Buckeyes Best Bobcats, But Fouls Steal Show

Undoubtedly, a program record 38 free throw makes played a key role in Ohio State's closer-than-expected 79-69 win over Ohio University. But a slowed down pace may have been the reason that the Buckeyes had their backs against the wall in the first place, as college basketball adjusts to new, stricter rules.

The game may have been played in Columbus, but Tuesday night's matchup between Ohio State and Ohio looked rougher than a night out on Court Street.

And unfortunately for both the Buckeyes and Bobcats, there wasn't any Goodfella's pizza or Big Mamma's burritos to prevent a hangover.

New, less lenient rules in college basketball took center stage at the Schottenstein Center, evidenced by a combined 55 fouls committed by both teams. Ohio State walked away with a 79-69 victory, but nobody felt like a winner after momentum came few and far between for the Buckeyes thanks to the game's grind it out nature.

"That's what we kind of came into this year understanding how games were going to be called," Ohio State point guard Aaron Craft said. "A lot of fouls, a lot of stoppage in play. It really just makes you focus."

Despite scoring a team-high 18 points for the Buckeyes, Craft connected on just two field goals against Ohio on Tuesday night. His other 14 points came byway of free throws, which he took 18 of against the Bobcats.

So is life in college basketball in 2013.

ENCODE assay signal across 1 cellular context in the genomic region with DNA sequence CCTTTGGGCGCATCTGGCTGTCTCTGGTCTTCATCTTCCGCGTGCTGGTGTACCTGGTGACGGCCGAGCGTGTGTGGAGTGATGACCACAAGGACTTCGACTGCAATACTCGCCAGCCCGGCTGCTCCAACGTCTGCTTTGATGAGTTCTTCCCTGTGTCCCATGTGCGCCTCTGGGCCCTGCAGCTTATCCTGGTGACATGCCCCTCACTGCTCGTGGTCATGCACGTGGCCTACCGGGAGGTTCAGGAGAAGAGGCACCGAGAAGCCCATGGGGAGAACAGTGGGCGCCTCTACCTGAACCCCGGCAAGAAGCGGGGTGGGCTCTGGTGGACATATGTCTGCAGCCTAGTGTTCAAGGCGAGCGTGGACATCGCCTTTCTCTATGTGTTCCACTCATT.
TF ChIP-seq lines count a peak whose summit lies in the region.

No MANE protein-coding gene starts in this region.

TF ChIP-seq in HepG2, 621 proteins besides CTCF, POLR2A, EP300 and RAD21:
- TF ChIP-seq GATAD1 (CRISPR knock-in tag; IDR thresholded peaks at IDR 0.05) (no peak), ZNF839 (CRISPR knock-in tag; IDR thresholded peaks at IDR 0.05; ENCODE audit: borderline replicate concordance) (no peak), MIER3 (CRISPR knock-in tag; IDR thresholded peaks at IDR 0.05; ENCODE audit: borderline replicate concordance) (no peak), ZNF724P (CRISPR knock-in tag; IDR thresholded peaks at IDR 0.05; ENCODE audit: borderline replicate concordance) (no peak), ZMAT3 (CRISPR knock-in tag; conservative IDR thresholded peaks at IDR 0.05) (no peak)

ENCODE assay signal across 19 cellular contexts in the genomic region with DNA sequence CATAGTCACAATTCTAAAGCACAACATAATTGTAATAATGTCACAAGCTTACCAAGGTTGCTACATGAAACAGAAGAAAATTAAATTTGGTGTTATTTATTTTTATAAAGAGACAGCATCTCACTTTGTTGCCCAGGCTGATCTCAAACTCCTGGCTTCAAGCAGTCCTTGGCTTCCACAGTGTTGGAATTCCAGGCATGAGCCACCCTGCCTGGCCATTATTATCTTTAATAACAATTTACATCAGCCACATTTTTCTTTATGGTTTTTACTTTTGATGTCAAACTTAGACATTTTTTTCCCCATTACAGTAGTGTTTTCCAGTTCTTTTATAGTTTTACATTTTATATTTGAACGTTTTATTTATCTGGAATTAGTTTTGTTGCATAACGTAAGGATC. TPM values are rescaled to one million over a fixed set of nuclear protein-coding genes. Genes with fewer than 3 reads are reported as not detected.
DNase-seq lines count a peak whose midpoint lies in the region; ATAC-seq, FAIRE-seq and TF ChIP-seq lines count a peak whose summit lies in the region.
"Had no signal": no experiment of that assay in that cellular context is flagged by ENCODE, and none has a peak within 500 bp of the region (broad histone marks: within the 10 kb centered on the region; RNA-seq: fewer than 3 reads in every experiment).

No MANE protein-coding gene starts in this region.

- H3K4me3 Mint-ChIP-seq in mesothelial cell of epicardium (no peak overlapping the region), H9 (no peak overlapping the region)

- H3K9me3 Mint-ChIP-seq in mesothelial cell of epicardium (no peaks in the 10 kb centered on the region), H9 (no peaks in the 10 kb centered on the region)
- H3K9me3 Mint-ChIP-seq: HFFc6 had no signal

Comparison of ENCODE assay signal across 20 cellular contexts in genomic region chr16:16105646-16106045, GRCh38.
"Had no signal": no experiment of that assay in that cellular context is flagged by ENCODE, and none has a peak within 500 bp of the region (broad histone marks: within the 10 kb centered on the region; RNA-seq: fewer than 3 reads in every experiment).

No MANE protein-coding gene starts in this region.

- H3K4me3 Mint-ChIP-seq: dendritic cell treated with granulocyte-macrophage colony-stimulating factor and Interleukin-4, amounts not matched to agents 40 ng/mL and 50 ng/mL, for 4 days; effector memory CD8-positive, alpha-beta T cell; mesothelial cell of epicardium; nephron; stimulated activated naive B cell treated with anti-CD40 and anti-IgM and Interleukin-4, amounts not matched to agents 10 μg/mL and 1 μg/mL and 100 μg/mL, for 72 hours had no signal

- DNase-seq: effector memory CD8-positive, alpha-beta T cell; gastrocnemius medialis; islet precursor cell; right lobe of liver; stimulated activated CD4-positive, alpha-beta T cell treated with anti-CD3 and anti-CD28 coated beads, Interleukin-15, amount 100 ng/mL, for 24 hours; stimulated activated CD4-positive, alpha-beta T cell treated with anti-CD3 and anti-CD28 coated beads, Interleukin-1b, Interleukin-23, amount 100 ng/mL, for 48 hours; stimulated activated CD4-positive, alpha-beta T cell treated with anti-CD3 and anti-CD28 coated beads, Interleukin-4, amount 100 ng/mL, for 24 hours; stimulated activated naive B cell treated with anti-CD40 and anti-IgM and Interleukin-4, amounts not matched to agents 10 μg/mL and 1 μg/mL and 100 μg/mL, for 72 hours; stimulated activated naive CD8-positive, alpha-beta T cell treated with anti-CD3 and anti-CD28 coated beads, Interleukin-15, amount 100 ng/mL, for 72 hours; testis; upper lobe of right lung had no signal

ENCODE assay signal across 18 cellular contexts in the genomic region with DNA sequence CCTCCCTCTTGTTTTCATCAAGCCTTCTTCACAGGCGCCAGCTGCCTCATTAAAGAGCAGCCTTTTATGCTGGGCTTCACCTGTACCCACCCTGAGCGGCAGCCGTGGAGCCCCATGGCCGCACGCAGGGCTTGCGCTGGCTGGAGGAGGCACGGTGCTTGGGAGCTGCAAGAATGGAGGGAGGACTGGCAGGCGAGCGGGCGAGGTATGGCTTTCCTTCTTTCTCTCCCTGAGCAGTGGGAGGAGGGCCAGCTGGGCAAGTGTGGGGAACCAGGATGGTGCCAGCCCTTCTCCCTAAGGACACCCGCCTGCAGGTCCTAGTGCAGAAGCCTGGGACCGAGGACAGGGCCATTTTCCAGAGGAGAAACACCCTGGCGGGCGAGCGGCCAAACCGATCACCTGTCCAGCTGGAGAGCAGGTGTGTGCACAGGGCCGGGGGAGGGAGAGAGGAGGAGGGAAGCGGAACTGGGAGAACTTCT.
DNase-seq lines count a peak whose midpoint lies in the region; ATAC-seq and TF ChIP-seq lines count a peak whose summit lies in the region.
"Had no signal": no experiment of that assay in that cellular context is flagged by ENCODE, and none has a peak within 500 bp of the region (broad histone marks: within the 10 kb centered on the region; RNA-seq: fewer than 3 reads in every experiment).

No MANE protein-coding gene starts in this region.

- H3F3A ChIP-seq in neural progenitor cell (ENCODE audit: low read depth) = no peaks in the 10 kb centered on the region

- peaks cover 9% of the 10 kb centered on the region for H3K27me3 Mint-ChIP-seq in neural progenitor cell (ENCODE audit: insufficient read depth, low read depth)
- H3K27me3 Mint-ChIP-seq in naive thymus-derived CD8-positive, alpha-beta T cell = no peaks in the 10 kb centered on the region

"Right now, we're going to take advantage of it as long as possible," Craft said of the new rules. "We need to definitely be careful and just try to get better."

In reality, the new rules probably helped the Buckeyes more than they hurt them, with Ohio State attempting 51 free throws -- making a program-high 38 of them -- compared to Ohio's 21 attempts. Five Bobcat players fouled out over the course of the contest, including the team's leading scorer heading into the game, Maurice Ndour.

But what can't be accounted for is that the slow-paced nature of the game denied Ohio State of any chance of continued momentum against its in-state opponent, if you're so inclined to believe in that sort of thing. As a result, what could've been big Buckeye runs were replaced with more methodical play on both ends of the floor, which is a big reason why the Bobcats were able to whittle OSU's lead to just five points with fewer than four minutes remaining in the game.

"That really slowed our defense down. I was trying to get those guys the last 10 minutes of the second half to keep the energy," Ohio State head coach Thad Matta said. "We gotta continue to adjust."

The Buckeyes adjusted as much as they needed to against Ohio, but next time could be a different story. Ohio State players and coaches alike knew that playing with stricter rules in college basketball could take some getting used to, which is the phase in the season that the Buckeyes currently find themselves in.

"There will probably come a time where it's going to go the other way," Craft said. "If they're gonna do that, then that's how we gotta play."

With the Bobcats heading back on U.S. Route-33 to the "Harvard on the Hocking," the Buckeyes will now look ahead to Saturday's 1 p.m. tipoff against No. 17 Marquette. Ohio State's trip to Milwaukee will double as both its first road contest and game against a ranked opponent this year, but the Buckeyes already feel uniquely tested thanks to their Halloween-like scare from their visitors from Athens.

"It's definitely going to keep us on our toes," OSU guard Lenzelle Smith Jr. said. "Marquette is a very good basketball team. Unfortunately for us we're going to play them on the road inside their house. (The Ohio game) was another humbling experience. No matter who you play, you've gotta show up."

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